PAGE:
I was actually involved, when I still worked in market research, with one of the initial rounds of studies with Square Enix and the people they go through, three years ago. Since then I’ve had my eye on this game and it’s so nice to put what we had seen in 2010 in perspective now. They fixed every single thing that the respondents had mentioned and so far I’m thrilled with the game. The trailer that has been around forever made it seem like it was cut and there was more to the movie, so I had been looking forward to the full thing.

Nope. The trailer you saw on commercials or at E3 or online is literally the entire introduction movie from the game, not a cut. Which is okay, as you learn while progressing through the game – because they Lindelof the story. Evidently it’s illegal to tell a story in a linear way anymore. I just feel lied to by myself giving them the benefit of the doubt that there was more to that CG trailer. It wasn’t even QTE either, entirely CG trailer, which is no surprise from Square Enix.

As for the game itself, it’s refreshing to see a new take on Tomb Raider. However, it seems that Square Enix increasingly fails to comprehend what makes their franchises successful. That shouldn’t come as a surprise, considering they purchased this franchise when they bought Eidos. The same way they now own Deus Ex, and Thief, and Hitman, and Just Cause.

Unfortunately, that take is Nathan Drake. They watched the moderate success of the Uncharted series, which itself owes its existence entirely to Tomb Raider and Indiana Jones and The Librarian. So, what did they take from Uncharted in order to make this reboot successful?

The murder. The brutal, endless, delicious murder of armies of dudes. That’s it. Just the murder. Even the optional tombs feature less platforming than the Drake games.  The environment isn’t even as well crafted as the Drake games, although to CD’s credit you can actually explore Lara’s environment, unlike every Uncharted game where it served as nothing but a hallway to funnel you into the next batch of murder victims.

Tomb Raider was supposed to be Lara Crofts origin story wherein she transforms from just an archaeology student into a badass action hero. In the course of doing so, at the very beginning she must escape from enemies and even kill some of them – which makes her cry and throw up and shake with emotion. So, then, not 10 minutes later once you go out and start actually playing the game, you are forced to murder about 50 people minimum with a submachine gun or ice axe, whatever you choose. Yet she has no gut wrenching reaction to this when, logically, she should have just shut down from shock and cried and puked to death. One could argue that once you kill someone, you get desensitized, but I don’t think it works so instantaneously, and certainly killing one person doesn’t imbue you with cold neutrality. Narrative disconnects like this where the game-play flies in the face of the story the game is attempting to tell are a horrendous, rare accomplishment of bad game design.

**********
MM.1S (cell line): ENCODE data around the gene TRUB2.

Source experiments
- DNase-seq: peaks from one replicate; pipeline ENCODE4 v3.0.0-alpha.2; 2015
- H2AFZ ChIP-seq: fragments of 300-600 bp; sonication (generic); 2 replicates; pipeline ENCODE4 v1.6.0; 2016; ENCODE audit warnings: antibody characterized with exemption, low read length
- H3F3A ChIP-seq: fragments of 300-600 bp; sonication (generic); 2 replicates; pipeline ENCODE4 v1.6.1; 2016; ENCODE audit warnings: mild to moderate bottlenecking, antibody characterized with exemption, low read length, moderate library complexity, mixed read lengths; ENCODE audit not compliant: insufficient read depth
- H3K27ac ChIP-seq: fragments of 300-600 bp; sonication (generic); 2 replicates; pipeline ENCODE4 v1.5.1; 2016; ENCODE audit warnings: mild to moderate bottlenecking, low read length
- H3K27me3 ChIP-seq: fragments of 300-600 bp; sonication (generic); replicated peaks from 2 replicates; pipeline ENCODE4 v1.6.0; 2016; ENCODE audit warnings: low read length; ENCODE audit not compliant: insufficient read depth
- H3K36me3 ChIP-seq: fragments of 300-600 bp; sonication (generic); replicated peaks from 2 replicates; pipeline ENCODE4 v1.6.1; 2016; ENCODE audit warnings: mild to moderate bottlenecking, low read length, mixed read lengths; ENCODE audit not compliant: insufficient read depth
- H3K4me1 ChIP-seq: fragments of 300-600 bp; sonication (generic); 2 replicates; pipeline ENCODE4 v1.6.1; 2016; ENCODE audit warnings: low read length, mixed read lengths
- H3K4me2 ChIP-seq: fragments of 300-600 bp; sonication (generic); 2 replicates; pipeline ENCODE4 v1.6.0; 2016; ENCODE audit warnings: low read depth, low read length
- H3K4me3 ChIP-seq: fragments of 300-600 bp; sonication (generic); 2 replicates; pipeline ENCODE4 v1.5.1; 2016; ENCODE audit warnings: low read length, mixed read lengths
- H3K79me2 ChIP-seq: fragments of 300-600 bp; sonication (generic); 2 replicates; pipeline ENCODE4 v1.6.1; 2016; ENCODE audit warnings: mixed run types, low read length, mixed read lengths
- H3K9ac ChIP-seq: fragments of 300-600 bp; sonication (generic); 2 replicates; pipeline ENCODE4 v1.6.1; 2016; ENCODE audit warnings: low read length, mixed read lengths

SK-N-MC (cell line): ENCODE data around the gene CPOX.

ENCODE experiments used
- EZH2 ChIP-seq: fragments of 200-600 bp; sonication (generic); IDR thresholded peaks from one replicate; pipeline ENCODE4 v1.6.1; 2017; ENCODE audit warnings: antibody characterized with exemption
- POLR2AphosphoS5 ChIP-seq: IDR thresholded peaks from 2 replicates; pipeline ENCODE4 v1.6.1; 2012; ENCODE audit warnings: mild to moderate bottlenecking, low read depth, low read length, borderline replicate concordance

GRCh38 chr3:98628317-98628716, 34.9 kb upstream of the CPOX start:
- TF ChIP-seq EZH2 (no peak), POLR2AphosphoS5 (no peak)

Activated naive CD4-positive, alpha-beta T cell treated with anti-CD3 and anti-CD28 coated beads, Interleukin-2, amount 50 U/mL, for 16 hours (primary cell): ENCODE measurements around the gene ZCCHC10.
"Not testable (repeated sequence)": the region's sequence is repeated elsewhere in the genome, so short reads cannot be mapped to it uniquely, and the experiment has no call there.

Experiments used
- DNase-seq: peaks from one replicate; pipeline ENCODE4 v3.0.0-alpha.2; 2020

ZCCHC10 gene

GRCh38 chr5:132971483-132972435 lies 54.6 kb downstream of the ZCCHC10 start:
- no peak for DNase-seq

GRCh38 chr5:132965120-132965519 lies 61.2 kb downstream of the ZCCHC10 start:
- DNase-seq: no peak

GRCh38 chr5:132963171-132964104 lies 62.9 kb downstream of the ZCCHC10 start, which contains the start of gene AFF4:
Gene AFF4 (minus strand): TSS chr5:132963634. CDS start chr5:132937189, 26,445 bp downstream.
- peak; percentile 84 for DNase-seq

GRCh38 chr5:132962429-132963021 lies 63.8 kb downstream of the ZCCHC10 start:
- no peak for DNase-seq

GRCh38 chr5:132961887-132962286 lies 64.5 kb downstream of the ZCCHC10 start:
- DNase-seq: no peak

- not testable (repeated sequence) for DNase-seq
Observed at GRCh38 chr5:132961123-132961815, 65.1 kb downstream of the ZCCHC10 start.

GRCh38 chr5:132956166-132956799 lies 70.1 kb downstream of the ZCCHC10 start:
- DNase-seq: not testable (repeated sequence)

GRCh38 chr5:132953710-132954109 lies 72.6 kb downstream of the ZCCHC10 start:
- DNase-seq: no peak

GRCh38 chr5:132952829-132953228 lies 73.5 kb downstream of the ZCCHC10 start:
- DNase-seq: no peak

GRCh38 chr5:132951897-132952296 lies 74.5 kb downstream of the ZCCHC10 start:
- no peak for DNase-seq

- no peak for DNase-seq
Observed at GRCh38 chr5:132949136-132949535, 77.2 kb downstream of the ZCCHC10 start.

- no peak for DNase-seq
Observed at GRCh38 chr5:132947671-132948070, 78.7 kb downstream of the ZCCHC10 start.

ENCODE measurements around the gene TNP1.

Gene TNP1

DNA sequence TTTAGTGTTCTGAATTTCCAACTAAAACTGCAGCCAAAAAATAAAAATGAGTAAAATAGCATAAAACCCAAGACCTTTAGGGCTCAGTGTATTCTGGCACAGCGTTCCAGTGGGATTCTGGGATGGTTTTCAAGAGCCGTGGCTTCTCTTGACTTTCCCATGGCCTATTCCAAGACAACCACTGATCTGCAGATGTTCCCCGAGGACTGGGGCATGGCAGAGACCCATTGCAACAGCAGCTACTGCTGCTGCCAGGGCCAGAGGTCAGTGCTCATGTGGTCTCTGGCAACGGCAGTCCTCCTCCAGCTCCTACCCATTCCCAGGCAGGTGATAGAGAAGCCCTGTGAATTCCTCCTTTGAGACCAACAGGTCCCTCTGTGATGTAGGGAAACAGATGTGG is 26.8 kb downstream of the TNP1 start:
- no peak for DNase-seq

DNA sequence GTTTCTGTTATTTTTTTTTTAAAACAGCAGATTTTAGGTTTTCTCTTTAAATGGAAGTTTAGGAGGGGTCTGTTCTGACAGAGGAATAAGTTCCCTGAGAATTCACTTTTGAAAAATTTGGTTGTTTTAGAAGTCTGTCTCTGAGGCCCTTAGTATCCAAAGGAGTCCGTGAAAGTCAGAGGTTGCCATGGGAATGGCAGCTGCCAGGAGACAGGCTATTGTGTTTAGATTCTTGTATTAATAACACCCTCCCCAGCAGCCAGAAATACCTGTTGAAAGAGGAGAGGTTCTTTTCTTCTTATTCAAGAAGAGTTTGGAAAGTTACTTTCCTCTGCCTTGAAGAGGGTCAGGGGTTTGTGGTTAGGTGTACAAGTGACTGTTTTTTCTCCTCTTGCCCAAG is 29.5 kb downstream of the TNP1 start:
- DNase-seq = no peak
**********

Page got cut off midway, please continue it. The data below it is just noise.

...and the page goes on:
Ignoring the disconnect, the game does feature a lot of cool mechanics. You can hunt animals and skin and loot them. You can kill people a lot of ways – such as your Nathan Drake hanging off a ledge with a handgun, or the bow and arrow, or the ice axe, or guns, you name it. As for the actual murdering though, it’s your standard third person shooter murder with very little flare or style or redeeming qualities to make it remotely interesting. Not until you learn skills like jamming an arrowhead in an enemy’s knee, anyway, then it becomes cool. As far as platforming, Lara’s animations and her lack of finesse at leaping and sliding and what have you do actually enforce the point that she is a newbie at all of this, but it doesn’t really excuse how boring and contrite the rest of the game is.

Hopefully, we might see a sequel if this game turns out to be successful. One much better and much more reminiscent of Tomb Raider.

Advertisements